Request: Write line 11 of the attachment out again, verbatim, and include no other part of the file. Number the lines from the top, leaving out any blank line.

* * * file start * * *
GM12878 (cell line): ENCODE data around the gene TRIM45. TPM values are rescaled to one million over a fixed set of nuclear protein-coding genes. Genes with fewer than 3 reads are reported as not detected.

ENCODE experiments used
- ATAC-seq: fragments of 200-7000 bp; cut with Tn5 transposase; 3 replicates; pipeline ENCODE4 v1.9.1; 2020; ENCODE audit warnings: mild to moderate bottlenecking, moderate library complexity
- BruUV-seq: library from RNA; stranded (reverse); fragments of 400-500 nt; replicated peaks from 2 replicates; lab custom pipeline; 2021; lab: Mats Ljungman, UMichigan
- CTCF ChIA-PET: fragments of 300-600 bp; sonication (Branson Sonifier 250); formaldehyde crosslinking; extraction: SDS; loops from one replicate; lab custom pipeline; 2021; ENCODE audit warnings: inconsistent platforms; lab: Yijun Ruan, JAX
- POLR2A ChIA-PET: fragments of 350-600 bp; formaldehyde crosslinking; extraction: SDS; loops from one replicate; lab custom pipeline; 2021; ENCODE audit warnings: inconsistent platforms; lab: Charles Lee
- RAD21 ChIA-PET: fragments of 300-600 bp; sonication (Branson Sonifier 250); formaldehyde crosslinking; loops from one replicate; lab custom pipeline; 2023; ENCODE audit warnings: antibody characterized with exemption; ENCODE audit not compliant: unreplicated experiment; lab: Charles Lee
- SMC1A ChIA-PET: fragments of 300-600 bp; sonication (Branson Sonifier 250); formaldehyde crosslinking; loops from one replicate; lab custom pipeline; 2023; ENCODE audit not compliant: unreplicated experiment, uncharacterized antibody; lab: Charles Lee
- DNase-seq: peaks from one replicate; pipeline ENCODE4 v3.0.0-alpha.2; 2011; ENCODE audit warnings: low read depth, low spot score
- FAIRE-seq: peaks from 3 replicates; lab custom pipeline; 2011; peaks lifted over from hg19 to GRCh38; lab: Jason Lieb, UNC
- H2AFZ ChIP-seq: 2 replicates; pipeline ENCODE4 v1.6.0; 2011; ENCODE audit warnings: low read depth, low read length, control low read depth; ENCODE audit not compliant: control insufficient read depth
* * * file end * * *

- H2AFZ ChIP-seq: 2 replicates; pipeline ENCODE4 v1.6.0; 2011; ENCODE audit warnings: low read depth, low read length, control low read depth; ENCODE audit not compliant: control insufficient read depth